one or two more cocktails," added the
witness, -ami later in the evening I
passed her room and the door was
open. She was lying on the bed, fully
dressed and sound asleep and snoring
Mrs. Gould eyed the witness sharply
all the time he was testifying. She ap
peared to be much angered by his evi
dence. X
Referring to an nutomoblle trip of
four days from Paris to Nice, when the
witness, Mr. and Mrs. (iould and Lori
Royleston occupied one car, Henry
Knowles, an Insurance agent, who was
testifying, said Mrs. Gould was con
tinually nagging and complaining to
(Cratlaoad on Pas* Iml
I Los Angeles Harbor Commission
Passes Strong Resolution Con.
demning Attempt to Grab

T NTERES'T in the consolidation ques-
I tlon has centered around tho pro
i..]i has centered around the pro
-*■■ posed giving away of valuable
franchises in the Inner harbor by the
board of trustees of San Pedro, and the
indignation of San Pedro, Lou Angeles
and Wilmington people has grown to an
extent that a meeting which promises to
bo beyond the capacity of the largest
hall at the harbor will be held at San
Pedro Monday night to protest against
the franchise grab. The action of the
trustees is almost the sole topic of con
versation at the harbor, where it Is de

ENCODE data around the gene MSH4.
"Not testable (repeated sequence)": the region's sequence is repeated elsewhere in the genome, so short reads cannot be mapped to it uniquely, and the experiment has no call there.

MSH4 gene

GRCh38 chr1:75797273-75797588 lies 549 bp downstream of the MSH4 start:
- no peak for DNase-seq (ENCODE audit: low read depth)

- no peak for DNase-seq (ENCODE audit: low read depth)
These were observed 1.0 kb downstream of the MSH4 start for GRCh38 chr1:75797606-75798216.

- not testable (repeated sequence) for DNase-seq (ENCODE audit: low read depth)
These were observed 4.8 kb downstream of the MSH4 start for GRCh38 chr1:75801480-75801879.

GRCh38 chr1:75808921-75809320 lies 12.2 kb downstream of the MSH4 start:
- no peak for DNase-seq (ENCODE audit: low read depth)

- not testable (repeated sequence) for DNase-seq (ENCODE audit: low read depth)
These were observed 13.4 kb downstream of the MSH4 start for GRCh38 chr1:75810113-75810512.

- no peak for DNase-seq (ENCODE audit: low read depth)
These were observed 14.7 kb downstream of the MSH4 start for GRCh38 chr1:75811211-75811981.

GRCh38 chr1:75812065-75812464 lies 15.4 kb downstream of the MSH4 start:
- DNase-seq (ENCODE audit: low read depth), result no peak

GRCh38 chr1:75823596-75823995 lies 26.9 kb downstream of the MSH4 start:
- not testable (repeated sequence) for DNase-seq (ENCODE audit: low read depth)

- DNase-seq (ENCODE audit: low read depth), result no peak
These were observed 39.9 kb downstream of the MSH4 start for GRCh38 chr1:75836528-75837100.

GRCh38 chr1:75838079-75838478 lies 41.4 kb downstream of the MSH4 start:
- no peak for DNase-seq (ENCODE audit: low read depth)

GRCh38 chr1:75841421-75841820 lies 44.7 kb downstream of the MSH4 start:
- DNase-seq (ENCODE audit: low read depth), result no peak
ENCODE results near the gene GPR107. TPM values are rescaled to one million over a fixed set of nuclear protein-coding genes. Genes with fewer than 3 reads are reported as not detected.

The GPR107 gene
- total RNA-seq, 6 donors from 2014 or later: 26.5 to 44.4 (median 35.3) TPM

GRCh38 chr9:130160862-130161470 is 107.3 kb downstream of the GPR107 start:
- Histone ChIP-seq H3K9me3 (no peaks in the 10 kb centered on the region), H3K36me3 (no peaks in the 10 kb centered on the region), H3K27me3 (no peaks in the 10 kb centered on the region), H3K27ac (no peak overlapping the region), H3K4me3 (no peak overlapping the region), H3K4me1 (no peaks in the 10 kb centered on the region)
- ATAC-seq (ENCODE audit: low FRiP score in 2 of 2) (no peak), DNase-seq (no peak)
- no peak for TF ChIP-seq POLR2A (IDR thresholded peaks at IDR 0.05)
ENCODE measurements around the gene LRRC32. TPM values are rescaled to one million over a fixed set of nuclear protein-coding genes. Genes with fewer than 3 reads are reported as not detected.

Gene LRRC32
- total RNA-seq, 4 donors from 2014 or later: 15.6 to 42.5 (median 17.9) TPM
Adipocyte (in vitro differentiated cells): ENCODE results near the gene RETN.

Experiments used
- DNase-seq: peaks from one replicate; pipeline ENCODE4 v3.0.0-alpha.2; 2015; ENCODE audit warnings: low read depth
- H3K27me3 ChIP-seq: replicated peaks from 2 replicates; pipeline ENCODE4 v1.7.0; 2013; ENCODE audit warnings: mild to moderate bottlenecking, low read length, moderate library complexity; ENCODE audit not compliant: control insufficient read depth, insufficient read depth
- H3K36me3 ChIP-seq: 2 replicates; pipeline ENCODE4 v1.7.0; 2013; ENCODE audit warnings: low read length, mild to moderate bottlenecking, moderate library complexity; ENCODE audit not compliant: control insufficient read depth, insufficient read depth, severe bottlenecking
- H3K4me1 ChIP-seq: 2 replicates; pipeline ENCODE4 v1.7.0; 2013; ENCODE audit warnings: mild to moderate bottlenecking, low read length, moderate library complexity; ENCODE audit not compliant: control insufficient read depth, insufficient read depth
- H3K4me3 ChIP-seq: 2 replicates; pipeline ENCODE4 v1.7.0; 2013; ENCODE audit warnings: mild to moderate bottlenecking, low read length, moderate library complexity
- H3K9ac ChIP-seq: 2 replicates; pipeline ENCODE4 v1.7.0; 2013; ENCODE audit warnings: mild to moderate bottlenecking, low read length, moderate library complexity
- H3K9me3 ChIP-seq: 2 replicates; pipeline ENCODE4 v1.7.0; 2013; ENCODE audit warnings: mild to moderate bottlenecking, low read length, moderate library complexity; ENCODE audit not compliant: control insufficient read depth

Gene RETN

nounced In the strongest terms, even to
the extent of an occasional intimation
that the three trustees responsible • for ■
the action should be designated here
after as "traitors to the growth and
progress of San Pedro and . Southern
California," as one man expressed his
sentiments yesterday.
The indignation meeting Monday, al
though called by the San Pedro consoli
dation committee, will be a Joint one of
the interests of the three cities. Mayor
Alexander and the city council of Los
Angeles, the chamber of commerce,
harbor commission, directors of the Mu
nicipal league, Merchants and Manufac
turers' association and the Associated
Jobbers have been Invited to ask their
I members to attend. The " Wilmington
I trustees, chamber of commerce and citi
zens generally have been requested ■: to ■
attend. It is expected that so large a
delegation will go clown from Los An
geles that special cars' will be neces
sary. -• • •. , ,':A '
■ . Captain Fries to Speak
The meeting will undoubtedly be ono
of the moat vigorous in expression ever
held In Los Angeles county. Captain
Fries has been urged to speak, as being
the best postPd man the harbor situ
ation. He has been quoted In San
Pedro as favoring the granting of the
franchises, and this misrepresentation
will make his speech all the more vig
orous. Mayor Alexander, Chairman
Jess and Secretary Fleming of the
consolidation oommittee in>iu Los An
geles, City Attorney Hewitt and others
will be on the program. Dr. W. A.
Weldon, Capt. Lewis Hansen and other
San Pedro speakers will state the sen
timents of leading citizens of the har
bor city.
Many San Pedro citizens refuse to
believe that the three trustees at the
meeting comprehended the extent of
the grab asked of them, and they ex
pressed hope that this belief will be